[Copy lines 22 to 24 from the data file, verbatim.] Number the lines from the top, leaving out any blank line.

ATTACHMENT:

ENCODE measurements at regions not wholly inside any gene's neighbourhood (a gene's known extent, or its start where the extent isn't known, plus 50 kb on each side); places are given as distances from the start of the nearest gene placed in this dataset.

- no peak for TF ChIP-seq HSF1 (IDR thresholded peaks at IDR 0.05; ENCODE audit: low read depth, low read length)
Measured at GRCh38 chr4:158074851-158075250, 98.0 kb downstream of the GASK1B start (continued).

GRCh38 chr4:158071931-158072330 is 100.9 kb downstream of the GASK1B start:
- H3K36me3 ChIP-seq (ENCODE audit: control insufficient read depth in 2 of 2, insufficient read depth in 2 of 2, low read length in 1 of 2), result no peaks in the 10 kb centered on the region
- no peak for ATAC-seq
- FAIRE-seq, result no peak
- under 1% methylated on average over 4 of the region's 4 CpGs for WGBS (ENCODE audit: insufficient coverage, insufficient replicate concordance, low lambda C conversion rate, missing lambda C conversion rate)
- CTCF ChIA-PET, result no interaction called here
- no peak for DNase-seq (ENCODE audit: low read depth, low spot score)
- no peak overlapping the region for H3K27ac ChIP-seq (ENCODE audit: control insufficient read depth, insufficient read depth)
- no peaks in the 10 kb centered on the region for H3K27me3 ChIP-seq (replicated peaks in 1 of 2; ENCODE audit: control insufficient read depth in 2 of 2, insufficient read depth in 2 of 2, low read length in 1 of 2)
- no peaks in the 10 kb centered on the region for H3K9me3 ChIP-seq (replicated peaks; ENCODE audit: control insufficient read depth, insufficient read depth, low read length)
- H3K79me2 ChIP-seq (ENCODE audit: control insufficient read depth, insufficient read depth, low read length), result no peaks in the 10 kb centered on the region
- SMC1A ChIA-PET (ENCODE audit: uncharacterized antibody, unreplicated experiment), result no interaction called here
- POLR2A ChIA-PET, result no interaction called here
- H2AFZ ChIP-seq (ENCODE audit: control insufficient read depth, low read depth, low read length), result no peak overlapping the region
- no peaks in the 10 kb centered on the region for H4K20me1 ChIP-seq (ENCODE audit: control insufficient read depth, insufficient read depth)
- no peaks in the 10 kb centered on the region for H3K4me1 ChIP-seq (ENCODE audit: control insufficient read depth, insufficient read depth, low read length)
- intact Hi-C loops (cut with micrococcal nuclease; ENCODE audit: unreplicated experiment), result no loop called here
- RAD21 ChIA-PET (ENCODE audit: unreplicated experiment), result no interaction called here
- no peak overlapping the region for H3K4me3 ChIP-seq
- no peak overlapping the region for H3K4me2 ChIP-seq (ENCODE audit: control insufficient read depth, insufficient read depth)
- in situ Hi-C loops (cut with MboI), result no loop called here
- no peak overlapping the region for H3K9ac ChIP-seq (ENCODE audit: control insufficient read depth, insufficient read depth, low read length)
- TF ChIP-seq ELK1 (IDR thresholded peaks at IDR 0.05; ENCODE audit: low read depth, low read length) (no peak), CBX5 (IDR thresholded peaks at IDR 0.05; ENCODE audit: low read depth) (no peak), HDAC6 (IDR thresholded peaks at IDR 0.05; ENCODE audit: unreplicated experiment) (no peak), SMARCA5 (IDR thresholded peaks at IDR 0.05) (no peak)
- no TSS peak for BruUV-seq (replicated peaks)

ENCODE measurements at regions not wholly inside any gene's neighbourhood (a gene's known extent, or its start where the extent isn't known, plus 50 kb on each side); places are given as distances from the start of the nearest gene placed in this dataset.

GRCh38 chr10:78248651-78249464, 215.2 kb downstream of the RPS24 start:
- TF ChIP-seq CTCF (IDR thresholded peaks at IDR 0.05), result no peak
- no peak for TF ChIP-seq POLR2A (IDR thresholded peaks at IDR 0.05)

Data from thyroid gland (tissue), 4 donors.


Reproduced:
- no peak overlapping the region for H3K4me3 ChIP-seq
- no peak overlapping the region for H3K4me2 ChIP-seq (ENCODE audit: control insufficient read depth, insufficient read depth)
- in situ Hi-C loops (cut with MboI), result no loop called here